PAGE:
Major League Baseball All-Star Game 2012

Pablo Sandoval and Melky Cabrera turned the All-Star game into a Giant blowout.
Flashing their bright orange spikes and booming bats, the San Francisco sluggers keyed a five-run blitz against Justin Verlander in the first inning that sent the National League to an 8-0 romp over the American League on Tuesday night.
Cabrera homered and won the MVP award, and Giants teammate Matt Cain started a strong pitching performance for the NL in its most-lopsided All-Star victory. Cain combined with Stephen Strasburg, R.A. Dickey, Aroldis Chapman and the rest of a lights-out staff on a six-hitter.
“San Francisco Giants show” – Matt Kemp of the rival Dodgers said during the game.
Ryan Braun (an All-Star again after his drug suspension was overturned last winter) doubled, tripled and made a fine catch in the outfield to help give the NL its first three-game winning streak in two decades.
Chipper Jones singled in his final All-Star at-bat at age 40 as the NL, under retired manager Tony La Russa, once again claimed home-field advantage in the World Series.
Teen sensation Bryce Harper had a shaky All-Star debut. Fellow rookie Mike Trout (only 20) showed off his dynamic skills.

Major League Baseball All-Star Game 2012
All-Star Game 2012.

Well, it’s official. We’re all idiots. All of us.
OK, maybe not all of us on the entire planet. But all of us media geniuses who spent the last week and a half weighing in on this All-Star Game. We’re clearly idiots.
What other conclusion is there, now that we can look back on the National League’s 8-0 wipeout of the mighty American League on Tuesday, in the 83rd All-Star Game in baseball history?
We didn’t think Pablo Sandoval should be the NL’s starting third baseman, right? We didn’t think Buster Posey should be the NL’s starting catcher, right? We weren’t so sure about Melky Cabrera starting in the outfield or Matt Cain being the starting pitcher, either, right?
Well – we’re idiots. Period.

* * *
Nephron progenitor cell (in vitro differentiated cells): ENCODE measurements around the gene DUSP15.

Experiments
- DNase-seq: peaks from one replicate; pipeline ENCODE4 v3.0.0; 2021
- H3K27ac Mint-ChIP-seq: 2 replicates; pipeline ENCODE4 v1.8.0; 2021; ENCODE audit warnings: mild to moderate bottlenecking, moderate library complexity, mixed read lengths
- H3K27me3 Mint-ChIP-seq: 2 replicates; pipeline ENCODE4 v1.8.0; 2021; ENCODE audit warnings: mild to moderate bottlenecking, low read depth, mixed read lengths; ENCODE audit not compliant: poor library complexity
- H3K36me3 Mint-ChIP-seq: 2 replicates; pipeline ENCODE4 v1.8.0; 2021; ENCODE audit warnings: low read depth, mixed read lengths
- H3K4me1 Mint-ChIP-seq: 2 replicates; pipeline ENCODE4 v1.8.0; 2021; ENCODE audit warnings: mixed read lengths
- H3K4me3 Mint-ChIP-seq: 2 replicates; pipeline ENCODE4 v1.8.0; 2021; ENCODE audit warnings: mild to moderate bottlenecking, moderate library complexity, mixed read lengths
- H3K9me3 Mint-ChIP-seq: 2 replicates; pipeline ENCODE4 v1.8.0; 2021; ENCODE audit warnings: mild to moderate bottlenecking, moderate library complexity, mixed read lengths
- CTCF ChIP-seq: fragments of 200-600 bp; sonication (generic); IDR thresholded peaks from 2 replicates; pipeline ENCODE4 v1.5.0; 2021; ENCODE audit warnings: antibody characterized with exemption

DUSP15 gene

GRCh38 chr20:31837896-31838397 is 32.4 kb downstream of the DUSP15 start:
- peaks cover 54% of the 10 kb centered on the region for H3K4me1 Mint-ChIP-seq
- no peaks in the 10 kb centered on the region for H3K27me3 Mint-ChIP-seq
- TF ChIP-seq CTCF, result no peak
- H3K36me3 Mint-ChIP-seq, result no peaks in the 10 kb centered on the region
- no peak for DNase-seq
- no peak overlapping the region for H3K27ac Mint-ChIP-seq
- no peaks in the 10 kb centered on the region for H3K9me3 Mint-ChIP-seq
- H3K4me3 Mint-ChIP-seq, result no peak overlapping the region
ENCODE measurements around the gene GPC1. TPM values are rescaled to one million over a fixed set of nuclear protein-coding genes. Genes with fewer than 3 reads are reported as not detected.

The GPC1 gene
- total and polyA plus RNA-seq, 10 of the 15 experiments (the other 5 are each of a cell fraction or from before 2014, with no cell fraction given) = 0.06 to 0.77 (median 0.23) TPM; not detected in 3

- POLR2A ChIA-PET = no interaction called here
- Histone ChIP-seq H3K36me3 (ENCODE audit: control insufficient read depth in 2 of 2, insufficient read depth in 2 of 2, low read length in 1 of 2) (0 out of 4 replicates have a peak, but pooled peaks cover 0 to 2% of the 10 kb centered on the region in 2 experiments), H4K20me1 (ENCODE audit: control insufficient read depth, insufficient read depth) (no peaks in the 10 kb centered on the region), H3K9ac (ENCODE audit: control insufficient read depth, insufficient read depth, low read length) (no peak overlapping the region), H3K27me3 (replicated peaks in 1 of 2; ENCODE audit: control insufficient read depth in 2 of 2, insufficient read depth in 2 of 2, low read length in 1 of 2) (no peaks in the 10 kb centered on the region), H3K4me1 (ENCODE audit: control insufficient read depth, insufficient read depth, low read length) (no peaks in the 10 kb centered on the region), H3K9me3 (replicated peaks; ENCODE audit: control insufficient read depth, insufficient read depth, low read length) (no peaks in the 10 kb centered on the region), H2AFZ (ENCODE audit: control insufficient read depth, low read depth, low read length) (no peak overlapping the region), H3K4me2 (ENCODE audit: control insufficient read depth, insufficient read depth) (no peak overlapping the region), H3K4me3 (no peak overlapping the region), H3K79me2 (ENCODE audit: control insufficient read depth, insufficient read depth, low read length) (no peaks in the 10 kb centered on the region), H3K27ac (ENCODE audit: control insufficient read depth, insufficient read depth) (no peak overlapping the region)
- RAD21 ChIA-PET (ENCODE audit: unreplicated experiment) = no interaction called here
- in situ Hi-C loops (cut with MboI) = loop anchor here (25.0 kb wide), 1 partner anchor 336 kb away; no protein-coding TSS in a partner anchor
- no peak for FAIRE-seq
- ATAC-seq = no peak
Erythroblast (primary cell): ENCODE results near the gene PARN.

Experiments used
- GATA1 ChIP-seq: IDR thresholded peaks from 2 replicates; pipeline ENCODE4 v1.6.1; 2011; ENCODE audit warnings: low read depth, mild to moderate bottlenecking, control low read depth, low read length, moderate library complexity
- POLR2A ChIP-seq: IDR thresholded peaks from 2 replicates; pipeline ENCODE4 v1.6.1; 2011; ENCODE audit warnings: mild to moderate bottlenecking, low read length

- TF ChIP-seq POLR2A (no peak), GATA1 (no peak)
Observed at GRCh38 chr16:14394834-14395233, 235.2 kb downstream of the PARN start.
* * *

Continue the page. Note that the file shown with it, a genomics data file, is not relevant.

We should have known all along that, of course, Sandoval would go out and shock the world with a three-run, first-inning triple off Justin Verlander – the first bases-clearing triple in All-Star Game history.
And, of course, Posey would be one of the three runners scoring on that triple, and would spend the rest of his evening catching five innings of the NL’s first All-Star shutout since 1996.
Of course, Cain would twirl two shutout innings and wind up as the winning pitcher.
And, of course, it was the Melk Man who would deliver a first-inning hit off Verlander, followed by a game-breaking, two-run homer in the fourth inning, and would finish his route by bringing home an MVP award to all his dairy lovers out west.

The 2012 All-Star Game in Kansas City was over just as soon as it started, mostly thanks to the contributions by the San Francisco Giants.
With electric Detroit Tigers pitcher Justin Verlander on the mound to start the game for the American League, two players who were not even expected to start ended up being the biggest contributors on offense for the National League. From starting outfielder Melky Cabrera hitting the game’s only home run and winning the MVP award to starting third baseman Pablo Sandoval hitting the first bases-loaded triple in All-Star history, the Giants either scored or batted in seven of the eight NL runs.
Prior to the final release of the NL starters for this year’s All-Star game, both Cabrera and Sandoval were behind in the fan voting at their respective positions. With a huge push by Giants fans in the last week of voting, both players ended up winning the right to start for the NL to the disgust of many fans – mostly for Sandoval earning the start over New York Mets’ David Wright – from around the nation. Had this surge voting not occurred, these two players would have probably seen action as bench players in the fourth inning or later instead of having the chance to contribute in a huge way to their team’s win.
Sandoval was not the only Giants representative who found some redemption in his All-Star performance. Named the NL starter just a day before the game, some fans were enraged by manager Tony La Russa’s decision to start Matt Cain over R.A. Dickey, a journeyman pitcher with an amazing and inspiring story akin to Ryan Vogelsong’s surprising season from a year ago.
After allowing a leadoff single to New York Yankees shortstop Derek Jeter, Cain shut down the next six AL batters before being replaced with the Washington Nationals’ Gio Gonzalez in the third inning. Buster Posey – the last of the Giants starters – scored a run after drawing a walk in the first inning and caught five shutout innings from Cain, Gonzalez, Stephen Strasburg, and Clayton Kershaw.
Simply put, this year’s All-Star game was memorable for the contributions made by all of the Giants representatives. Despite criticism and a big spotlight on them during the Midsummer Classic, Cabrera, Sandoval, Cain, and Posey stole the show and made a memorable moment that nearly did not occur.

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